Ask the Doctor: Advances in the Treatment of Skin Actinic Keratoses
Actinic keratoses, also known as AK, are the dreaded precancerous lesions that usually develop on sun exposed areas such as the face, bald scalp, lips, the back of the hands, and on the lower legs.
They appear as little scaly red bumps that you can just scratch off like dry skin. Except, they won’t go away. If not properly treated, they keep growing deeper in the skin until they reach a point where they can turn into a skin cancer, squamous cell carcinoma.
Dermatologists treat these growths regularly using freezing sprays, cautery, creams, deep peels, and photodynamic therapy. These treatments do work, but they are far from perfect. They can be painful, cause inflammation, redness, scabs, and blisters that can last days or even weeks after the treatment. The cure rate is low and the recurrence rate is high.
This is where non-thermal atmospheric pressure plasma (NTAP)—also known as cold plasma—comes into play. Cold plasma is essentially ionized gas. Its characteristics are determined by the way it is produced, using a very carefully designed electric discharge. It can be generated using a handheld electrode placed on the treated area, be it a cell culture in a petri dish or human skin. It is very safe, does not hurt and does not irritate the skin. Laboratory studies have shown that cold plasma can destroy cancer cells and that it can increase anti-cancer immune response.
As we reported in the February 2017 Journal of the American Academy of Dermatology, our team treated AK in real patients using cold plasma in a small clinical trial. It turned out that not only was cold plasma just as effective as other treatments, but it is also completely painless and has no side effects. We believe the effectiveness of cold plasma can be further improved while keeping it free of side effects and discomfort.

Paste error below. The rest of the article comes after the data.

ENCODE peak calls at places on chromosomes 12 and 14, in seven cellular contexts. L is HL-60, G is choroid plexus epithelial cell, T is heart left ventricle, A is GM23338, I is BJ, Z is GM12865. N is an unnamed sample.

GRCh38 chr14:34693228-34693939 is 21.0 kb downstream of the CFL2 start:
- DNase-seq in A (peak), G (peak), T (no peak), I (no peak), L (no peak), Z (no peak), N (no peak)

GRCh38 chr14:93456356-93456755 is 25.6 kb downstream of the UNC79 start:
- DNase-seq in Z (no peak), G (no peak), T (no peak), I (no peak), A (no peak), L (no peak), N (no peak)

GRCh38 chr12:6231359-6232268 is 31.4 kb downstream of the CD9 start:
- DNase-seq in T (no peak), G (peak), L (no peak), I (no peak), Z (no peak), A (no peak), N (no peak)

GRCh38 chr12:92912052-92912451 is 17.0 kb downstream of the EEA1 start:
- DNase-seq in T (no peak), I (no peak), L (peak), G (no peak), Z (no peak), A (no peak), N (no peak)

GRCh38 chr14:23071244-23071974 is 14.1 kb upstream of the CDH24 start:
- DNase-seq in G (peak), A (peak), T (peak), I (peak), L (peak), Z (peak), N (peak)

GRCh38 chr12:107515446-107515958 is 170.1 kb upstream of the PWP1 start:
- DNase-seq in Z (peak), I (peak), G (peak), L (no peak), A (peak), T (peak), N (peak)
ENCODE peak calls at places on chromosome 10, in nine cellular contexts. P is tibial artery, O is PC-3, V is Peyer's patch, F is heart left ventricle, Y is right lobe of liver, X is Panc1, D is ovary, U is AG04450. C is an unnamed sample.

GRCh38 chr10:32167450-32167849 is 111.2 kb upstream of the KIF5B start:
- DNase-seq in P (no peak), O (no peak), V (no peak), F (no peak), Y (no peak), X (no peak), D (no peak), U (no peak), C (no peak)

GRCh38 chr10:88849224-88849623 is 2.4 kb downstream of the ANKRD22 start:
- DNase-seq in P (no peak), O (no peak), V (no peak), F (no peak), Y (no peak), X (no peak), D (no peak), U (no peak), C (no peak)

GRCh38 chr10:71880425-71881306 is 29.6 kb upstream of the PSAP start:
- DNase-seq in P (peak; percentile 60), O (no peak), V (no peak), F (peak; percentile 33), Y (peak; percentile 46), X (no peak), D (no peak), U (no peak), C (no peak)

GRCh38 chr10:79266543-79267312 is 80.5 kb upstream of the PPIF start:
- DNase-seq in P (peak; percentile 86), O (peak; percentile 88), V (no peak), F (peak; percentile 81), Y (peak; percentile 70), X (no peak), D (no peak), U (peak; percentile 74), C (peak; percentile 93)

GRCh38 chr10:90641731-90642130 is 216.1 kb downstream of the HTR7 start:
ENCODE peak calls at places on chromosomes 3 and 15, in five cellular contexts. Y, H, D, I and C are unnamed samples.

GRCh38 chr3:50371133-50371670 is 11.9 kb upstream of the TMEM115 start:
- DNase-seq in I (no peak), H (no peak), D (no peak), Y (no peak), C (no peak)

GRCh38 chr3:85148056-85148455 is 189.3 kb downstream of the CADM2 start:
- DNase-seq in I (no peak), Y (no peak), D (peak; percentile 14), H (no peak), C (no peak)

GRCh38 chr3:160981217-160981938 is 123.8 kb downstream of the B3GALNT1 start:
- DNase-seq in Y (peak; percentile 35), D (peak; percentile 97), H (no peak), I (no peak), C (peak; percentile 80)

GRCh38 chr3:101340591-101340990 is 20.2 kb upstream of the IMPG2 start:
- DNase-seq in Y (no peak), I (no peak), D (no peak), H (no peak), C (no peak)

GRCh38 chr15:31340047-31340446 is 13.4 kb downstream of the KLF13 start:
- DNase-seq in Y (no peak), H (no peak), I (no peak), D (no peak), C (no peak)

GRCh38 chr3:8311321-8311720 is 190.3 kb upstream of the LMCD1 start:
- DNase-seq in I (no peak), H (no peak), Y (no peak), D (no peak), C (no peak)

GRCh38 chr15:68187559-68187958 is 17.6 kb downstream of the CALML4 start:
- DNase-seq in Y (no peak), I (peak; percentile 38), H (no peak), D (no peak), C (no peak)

More research needs to be done and many more patients will have to be treated successfully before it can be widely used as an approved treatment option.
According to the Skin Cancer Foundation, 58 million Americans suffer from actinic keratosis. Using cold plasma could lower their chances to develop skin cancers while eliminating all the side effects from currently used actinic keratosis treatments.
The story doesn’t end here. Actinic keratosis is a precancerous lesion because its cells behave very much like cancer cells. Our team believes that with the right settings, cold plasma can be just as effective against skin cancers as it is against precancerous growths.
Reference: Friedman PC, Miller V, Fridman G, Lin A, Fridman A. Successful treatment of actinic keratoses using nonthermal atmospheric pressure plasma: A case series. J Am Acad Dermatol. 2017 Feb;76(2):349-350
Dr. Peter Friedmanis in private practice and works as an Instructor in Clinical Dermatology at the Department of Dermatology, Columbia University—New York Presbyterian Hospital.skincenterderm.com